Sony E 50mm f/1.8 OSS Lens (NEX E Mount)

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Key Features

  • 50mm focal length
  • 75mm equivalent focal length on APS-C cameras
  • F1.8 maximum aperture; F22 minimum
  • Image stabilization, 4 stop claimed
  • 49mm filters
  • 0.39m/15.35" minimum focus
  • Sony E mount for NEX interchangeable lens cameras

Product Description

The Sony E 50mm F1.8 OSS is a short telephoto prime lens for Sony's NEX-series interchangeable lens cameras. Its effective focal length of 75mm makes this an ideal lens for portraiture, and a fast maximum aperture of F1.8 is great for low-light or shallow depth-of-field photography. Optical performance is excellent, and Sony's OSS optical image stabilization is very useful for general photography, to keep things nice and shake-free. Watch out for one thing though - like other silver E-series lenses, the exterior of this high-performance prime attracts scuffs and scratches extremely easily.

Specs

Principal specifications
Lens type Prime lens
Max Format size APS-C / DX
Focal length 50 mm
Image stabilisation Yes (4 stop claimed)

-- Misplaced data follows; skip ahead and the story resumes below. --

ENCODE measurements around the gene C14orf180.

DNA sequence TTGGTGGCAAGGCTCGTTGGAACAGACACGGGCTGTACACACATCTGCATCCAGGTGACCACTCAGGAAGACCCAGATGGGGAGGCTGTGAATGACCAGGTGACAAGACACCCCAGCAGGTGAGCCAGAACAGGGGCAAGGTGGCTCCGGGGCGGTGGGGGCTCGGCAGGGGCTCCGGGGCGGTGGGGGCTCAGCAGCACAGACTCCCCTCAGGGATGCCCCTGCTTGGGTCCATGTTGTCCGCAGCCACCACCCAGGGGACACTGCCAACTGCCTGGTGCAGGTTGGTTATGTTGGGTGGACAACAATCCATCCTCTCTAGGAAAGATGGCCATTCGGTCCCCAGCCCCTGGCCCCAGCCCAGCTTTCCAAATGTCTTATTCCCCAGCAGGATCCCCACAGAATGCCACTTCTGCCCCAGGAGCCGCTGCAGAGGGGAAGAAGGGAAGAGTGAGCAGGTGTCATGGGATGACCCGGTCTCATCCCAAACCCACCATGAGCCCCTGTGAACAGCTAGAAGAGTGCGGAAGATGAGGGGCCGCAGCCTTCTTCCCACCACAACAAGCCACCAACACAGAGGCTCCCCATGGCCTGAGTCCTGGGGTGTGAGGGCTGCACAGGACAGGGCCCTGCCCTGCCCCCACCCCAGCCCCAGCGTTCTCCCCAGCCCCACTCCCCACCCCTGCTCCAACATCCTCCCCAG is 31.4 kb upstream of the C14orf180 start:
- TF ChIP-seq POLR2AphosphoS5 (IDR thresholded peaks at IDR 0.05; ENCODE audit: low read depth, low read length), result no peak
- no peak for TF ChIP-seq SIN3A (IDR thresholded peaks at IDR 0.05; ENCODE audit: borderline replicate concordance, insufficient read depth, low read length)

Lens mount Sony E (NEX)
Aperture
Maximum aperture F1.8
Minimum aperture F22.0
Aperture ring No
Number of diaphragm blades 7
Aperture notes Circular aperture
Optics
Elements 8
Groups 7
Focus
Minimum focus 0.39 m (15.35)
Maximum magnification 0.16×
Autofocus Yes
Motor type Stepper motor
Full time manual Unknown
Focus method Internal
Distance scale No
DoF scale No
Physical
Weight 202 g (0.45 lb)
Diameter 62 mm (2.44)
Length 62 mm (2.44)
Materials Metal barrel, metal mount
Sealing No
Colour Silver
Filter thread 49 mm
Hood supplied Yes
Hood product code ALC-SH116
Tripod collar No

Reviews

User Reviews

4.0 out of 5 stars
  • N13L5, Apr 15, 2012 GMT:
    I only started liking my Nex5n after I got this lens

    I admit, I would have preferred it somewhat shorter, like 60mm equivalent, but thats just my own quirky preference, Sony has good reason to stick to the "proper" length when making a portrait lens. The bokeh doesn't seem to have any particular character, looks similar to a gaussian blur, which maybe a good thing for most users. I admit to liking some of the more outlandish bokeh effects of certain older Olympus lenses, but thats subjective, sometimes borders on impressionist rendering. I did ...

    Continue Reading

Videos

Sony E 50mm f/1.8 OSS Lens by DPReview

Questions & Answers

QUESTION

My new Sony-E 50mm 1.8 OSS kind of "flashes" when shutter is depressed...is this normal?

When I push the shutter button half way down on my Nex-6 (and also when I release it), I can hear the lens (quietly) auto-focusing (or is it setting the aperture?)...and along with that, the viewfinder screen kind of "flashes". It's a bit distracting. The flashing is not as noticeable on the rear screen. Anyway, I am just wondering if the flashing is normal or if I should send the lens back for replacement. Thanks...